Environmental Scientists and Specialists, Including Health Career Video
Description: Conduct research or perform investigation for the purpose of identifying, abating, or eliminating sources of pollutants or hazards that affect either the environment or public health. Using knowledge of various scientific disciplines, may collect, synthesize, study, report, and recommend action based on data derived from measurements or observations of air, food, soil, water, and other sources.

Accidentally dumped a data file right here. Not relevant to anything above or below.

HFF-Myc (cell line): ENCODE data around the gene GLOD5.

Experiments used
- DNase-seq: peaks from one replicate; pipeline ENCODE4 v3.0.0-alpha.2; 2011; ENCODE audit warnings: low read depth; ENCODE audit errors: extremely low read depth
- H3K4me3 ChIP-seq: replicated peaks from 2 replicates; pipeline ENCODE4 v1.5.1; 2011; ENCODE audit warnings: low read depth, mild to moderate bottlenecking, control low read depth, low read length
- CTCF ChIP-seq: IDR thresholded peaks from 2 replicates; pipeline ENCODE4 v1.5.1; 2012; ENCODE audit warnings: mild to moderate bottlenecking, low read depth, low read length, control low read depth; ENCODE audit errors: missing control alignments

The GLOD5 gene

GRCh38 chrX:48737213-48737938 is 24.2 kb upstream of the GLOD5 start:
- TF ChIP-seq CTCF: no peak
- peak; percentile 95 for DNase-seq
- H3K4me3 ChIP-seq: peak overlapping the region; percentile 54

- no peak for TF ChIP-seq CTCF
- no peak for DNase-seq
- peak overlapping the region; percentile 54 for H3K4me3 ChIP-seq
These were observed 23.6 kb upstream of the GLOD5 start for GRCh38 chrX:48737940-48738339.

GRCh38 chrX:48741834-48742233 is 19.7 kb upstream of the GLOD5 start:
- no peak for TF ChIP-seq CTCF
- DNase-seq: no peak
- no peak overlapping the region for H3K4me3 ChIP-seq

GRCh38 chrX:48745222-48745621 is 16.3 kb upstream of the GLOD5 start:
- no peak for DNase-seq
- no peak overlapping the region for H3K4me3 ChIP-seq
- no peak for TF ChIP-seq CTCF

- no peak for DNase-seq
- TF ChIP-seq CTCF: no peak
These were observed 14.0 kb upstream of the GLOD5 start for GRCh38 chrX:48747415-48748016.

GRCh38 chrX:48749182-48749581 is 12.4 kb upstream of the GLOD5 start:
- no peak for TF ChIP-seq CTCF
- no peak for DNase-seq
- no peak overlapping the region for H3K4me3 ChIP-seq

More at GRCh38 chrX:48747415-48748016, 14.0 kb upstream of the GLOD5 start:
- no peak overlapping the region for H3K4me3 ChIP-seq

Environmental scientists and specialists use their knowledge of the natural sciences to protect the environment and human health. They develop strategies to clean up polluted areas, advise policymakers, and work with industry to reduce waste or hazards. Environmental scientists gather and analyze data to shed light on important questions, including how to prevent or handle environmental problems… then use their findings to inform the public, private industry, government officials, and others about environmental hazards. Day-to-day tasks can vary a lot among these specialists: Climate change analysts study the effects of changing climatic conditions on ecosystems. Environmental health specialists study how environmental factors affect community and individual human health. Environmental restoration planners determine how to clean up polluted sites and assess costs. And industrial ecologists work with industry to develop sustainable and efficient practices that limit adverse impacts on the environment. While environmental scientists generally work full time in an office or laboratory, some head to the field to check out environmental conditions and gather samples of air, soil, water, or food. Most entry-level positions require a bachelor’s degree in a natural science or related field, but a master’s degree is often needed for advancement. Whether teaching or practicing methods to keep our air, water, and land clean and free of health risks, the work of environmental scientists hits home.